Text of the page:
10.45: pick up kesa and go down the three flights of stairs. There are 35 little 8 year-olds in reception. I show them photos of the conversion of the centre and ask why anyone might want to work in a dirty, smelly, damp, cold, dilapidated Victorian cotton warehouse for two years for no money. Long pause. One little hand goes up. “To make a more beautiful world?” Exactly. We decide to be detectives solving the mystery of the Buddhist Centre. We’ve got our imaginary magnifying glasses, and we’re looking for clues. Look at the size of that teapot! What does that tell you? “Erm, Buddhists like tea?” Well, yes... anyway. People come here to learn, every night of the week, but you can’t learn all the time, so they take tea breaks. A bit like playtime.

12.15: back in the office, after 7 minutes of refreshing “stilling” with the children. (Nobody, including the children, can believe they sat still that long. One of the parents says she actually forgot the children were there.) Upekshapriya, video-editor, cameraman, film-maker and IT support guru is dealing with an email from a teacher who wants permission to copy his old VHS cassettes onto a DVD because VHS players aren’t made any more. (The technology has moved on fast: a year ago teachers were using cassettes, and this year we’ve not just transferred to DVD but added PowerPoint presentations too. Adding these to our older products will take some time, however.) The teacher’s idea means loss of revenue for us, but the school doesn’t have money to buy a new DVD pack, and he is unusual among our customers only in that he has the ethical awareness to ask us. Negotiate what he can afford. Explain that we are just as broke as he is, so have to balance his need against ours.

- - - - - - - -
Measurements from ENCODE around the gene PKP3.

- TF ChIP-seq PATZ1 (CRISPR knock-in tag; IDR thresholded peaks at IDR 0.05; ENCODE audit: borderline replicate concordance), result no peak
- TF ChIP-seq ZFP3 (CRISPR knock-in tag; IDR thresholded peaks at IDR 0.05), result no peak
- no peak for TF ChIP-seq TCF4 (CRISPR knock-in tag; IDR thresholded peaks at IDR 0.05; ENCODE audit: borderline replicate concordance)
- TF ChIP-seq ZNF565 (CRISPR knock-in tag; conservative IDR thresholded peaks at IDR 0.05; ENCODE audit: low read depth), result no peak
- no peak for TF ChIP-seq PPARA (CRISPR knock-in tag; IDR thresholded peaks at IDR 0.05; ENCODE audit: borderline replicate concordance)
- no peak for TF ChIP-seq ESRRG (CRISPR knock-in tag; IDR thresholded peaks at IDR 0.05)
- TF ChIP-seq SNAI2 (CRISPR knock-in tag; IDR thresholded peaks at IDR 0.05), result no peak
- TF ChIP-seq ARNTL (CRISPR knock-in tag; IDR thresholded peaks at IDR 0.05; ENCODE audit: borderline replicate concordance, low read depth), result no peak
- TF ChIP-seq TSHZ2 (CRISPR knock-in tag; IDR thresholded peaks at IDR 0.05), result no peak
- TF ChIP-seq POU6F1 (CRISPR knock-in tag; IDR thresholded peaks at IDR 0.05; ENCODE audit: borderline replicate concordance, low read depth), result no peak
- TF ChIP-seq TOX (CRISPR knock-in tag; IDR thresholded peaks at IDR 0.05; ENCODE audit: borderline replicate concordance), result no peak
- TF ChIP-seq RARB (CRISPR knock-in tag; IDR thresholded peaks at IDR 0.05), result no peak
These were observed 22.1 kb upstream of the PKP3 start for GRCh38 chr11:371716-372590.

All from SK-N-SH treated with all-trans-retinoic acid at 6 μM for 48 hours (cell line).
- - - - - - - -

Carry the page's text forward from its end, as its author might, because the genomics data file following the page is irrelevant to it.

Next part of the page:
Ironic, this, as three recent reviews say we are “the leading providers of teaching materials for Buddhism”, and make “some of the best resources available for Buddhism”, “setting a standard for other faiths to follow”. But there it is: we have let Aparajita, (treasurer and marketing) go and manage the MBC Christmas shop, partly to save his support for a few months and partly to earn a proportion of the shop profits.